Halloween 2014 has come and gone, but one tale from the spookiest day of the year involves a butcher shop owner who invented perhaps the creepiest meal of the year.

The tale involves the Meat Market, a specialty butcher shop in Great Barrington, Mass., a small town in the western part of the state not far from the border with New York, offers its rural costumes an interesting “holiday-themed” reason to expand their meat-eating.

Commentary:  The Ghoulish GourmetThe “Offal Dinner,” as it’s called, isn’t anything like most other Halloween celebrations. No bobbing for apples. No colored candy corn. Nothing edible that an adult might be caught “stealing” from the kids after an evening of trick-or-treating.

Instead, according to a story on iBerkshires.com, Meat Market entrepreneur-proprietor Jeremy Stanton presents an annual farm-to-table, six-course tasting dinner — featuring animal parts most people would never load into their shopping carts, much less have any serious desire to sample, much less order as appetizers at even the most exotic of restaurants.

For example, the Offal Dinner menu includes:

  • Deviled kidneys
  • Pickled tongue
  • Fried gizzards
  • Hearts on a stick

Gotta be honest: I’ve never eaten any of those “treats,” on Halloween or any other occasion. But maybe I should have, and not just to in response to a fear factor challenge.

Give Stanton credit for pegging a unique promotional event around the one holiday on the calendar when even grown-ups are allowed to “go wild,” where we all depart from our “normal” personalities, dress in costume, stay in character and behave in ways that would be considered inappropriate the other 364.

It’s one thing to espouse locally grown food, even to purchase meat products direct from farmers or producers. But even people who try to source their meat from livestock raised close to home — and I’m one of them—rarely fill their freezers with liver, hearts, tongue, kidneys.

The Meat Market prides itself on being a “nose-to-tail butcher shop,” a concept that typically requires a re-thinking of what we consider nutritious, an evolution to which Stanton’s customer are introduced every Oct. 31.

Going whole hog

One of the most prestigious cooking schools in the country, The Culinary Institute, has embraced the whole animal philosophy in recent years. One of its chef-instructors from California, Lars Kronmark, recently won the regional Cochon 555, a culinary contest in which five local chefs butcher a heritage-breed pig to create dishes from every part of the animal.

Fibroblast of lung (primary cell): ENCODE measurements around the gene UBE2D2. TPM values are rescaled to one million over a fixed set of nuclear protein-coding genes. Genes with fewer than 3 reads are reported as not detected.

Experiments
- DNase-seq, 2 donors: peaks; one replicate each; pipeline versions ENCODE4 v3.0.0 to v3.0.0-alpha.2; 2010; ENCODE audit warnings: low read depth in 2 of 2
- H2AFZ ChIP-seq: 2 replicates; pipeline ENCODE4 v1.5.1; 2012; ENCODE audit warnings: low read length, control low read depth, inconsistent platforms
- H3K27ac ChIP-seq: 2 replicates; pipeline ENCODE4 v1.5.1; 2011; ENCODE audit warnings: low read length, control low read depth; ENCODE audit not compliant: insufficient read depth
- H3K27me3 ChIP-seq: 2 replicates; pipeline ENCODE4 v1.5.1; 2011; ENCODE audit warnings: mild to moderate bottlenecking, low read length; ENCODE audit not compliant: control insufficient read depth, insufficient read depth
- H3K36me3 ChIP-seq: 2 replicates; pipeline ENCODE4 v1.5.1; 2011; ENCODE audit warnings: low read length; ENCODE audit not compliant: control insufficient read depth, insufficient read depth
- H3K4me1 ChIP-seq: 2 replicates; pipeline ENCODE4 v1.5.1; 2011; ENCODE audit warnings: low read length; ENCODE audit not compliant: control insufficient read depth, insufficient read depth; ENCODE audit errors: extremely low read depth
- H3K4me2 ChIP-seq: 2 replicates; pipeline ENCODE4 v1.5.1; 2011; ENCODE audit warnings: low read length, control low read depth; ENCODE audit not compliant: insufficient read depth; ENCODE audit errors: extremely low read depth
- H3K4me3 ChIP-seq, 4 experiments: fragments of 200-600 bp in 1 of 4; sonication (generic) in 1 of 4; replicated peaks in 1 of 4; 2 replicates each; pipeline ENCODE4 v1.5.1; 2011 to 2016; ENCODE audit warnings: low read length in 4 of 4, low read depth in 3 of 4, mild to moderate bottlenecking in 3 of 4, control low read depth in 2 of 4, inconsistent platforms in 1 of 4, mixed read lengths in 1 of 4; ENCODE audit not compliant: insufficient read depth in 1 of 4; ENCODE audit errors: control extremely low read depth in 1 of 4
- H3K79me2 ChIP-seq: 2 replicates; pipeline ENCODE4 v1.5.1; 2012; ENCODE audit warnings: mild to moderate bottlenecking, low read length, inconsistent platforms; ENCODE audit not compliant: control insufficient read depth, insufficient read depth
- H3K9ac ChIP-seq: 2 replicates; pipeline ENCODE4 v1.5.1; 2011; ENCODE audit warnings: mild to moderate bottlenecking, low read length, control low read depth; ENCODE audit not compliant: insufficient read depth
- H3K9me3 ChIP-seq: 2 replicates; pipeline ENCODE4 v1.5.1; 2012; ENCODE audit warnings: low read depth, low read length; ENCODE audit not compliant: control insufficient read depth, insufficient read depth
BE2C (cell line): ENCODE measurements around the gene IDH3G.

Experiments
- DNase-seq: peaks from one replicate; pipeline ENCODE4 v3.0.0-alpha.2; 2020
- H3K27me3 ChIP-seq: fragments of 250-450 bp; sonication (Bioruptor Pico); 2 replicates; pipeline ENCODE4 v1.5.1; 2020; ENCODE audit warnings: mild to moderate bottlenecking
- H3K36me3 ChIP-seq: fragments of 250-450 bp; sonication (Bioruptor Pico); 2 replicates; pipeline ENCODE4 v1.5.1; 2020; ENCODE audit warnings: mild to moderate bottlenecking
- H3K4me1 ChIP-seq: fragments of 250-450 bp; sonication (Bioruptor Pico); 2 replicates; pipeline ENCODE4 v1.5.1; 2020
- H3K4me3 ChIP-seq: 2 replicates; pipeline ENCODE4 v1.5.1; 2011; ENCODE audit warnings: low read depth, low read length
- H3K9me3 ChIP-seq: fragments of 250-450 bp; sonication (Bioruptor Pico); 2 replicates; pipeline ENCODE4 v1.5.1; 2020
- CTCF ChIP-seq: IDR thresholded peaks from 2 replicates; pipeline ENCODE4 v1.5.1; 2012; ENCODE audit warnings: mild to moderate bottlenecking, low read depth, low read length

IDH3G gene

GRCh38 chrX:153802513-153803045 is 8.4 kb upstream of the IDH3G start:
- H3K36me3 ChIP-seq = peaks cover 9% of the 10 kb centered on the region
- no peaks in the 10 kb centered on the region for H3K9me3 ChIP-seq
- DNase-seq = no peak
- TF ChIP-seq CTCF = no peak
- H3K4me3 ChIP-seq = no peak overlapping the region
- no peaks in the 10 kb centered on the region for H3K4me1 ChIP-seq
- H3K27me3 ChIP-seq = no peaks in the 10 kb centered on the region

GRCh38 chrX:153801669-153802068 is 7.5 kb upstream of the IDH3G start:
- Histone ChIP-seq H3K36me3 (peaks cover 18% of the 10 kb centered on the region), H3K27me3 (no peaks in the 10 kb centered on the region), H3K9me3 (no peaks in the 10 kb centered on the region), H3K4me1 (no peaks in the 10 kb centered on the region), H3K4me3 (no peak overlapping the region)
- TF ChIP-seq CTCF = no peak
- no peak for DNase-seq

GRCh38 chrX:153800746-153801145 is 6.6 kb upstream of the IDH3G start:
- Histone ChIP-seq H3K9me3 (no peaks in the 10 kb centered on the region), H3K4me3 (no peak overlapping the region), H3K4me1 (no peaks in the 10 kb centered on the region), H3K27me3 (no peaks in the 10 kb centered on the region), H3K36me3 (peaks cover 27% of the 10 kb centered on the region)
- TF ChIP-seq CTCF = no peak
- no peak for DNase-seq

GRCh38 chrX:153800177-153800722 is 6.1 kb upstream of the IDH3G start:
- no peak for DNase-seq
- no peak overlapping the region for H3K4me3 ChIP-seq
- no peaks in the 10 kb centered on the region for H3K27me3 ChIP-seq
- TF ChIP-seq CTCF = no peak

One of the main goals of the Cochon 555 tour each year is to promote “slow food” prepared with respect for the animal, a philosophy that is shared by the CIA and taught to students on all four of its campuses.

“It shows more respect when you use the entire animal in a professional kitchen,” Kronmark said. “Using all of its parts to create fantastic dishes is much more ethical than using just the loin, or other cuts that we are used to cooking.”

Kronmark was given a mulefoot heritage breed pig to butcher, and his winning plate included an entrée called “Burning Love,” a childhood comfort food from his native Denmark made with onion bacon sauce, with an Offal-and -All-Spice Sauce, both served over mashed potatoes. According to an Institute news release, his team also created “a house-cured mortadella smorrebrood, roasted and stuffed trotters, hard-cider-cured mule foot ham cooked in straw, and St. Croix pork fritters with beet jam.”

I’m not sure what all that is but it apparently impressed the judges — and it all came from a single animal. Which brings to mind the argument often invoked by consumer advocates whenever a ground beef recall is initiated for food-safety reasons, or as a promotional message by the alternative agriculture community to tout the superiority of its processes and products: You’re more secure if the meat you’re eating came from only one animal.

But ideally, it’s the entire animal, and not just at a culinary creepfest on annual All Hallows Eve.

The opinions expressed in this commentary are solely those of Dan Murphy, a veteran food-industry journalist and commentator.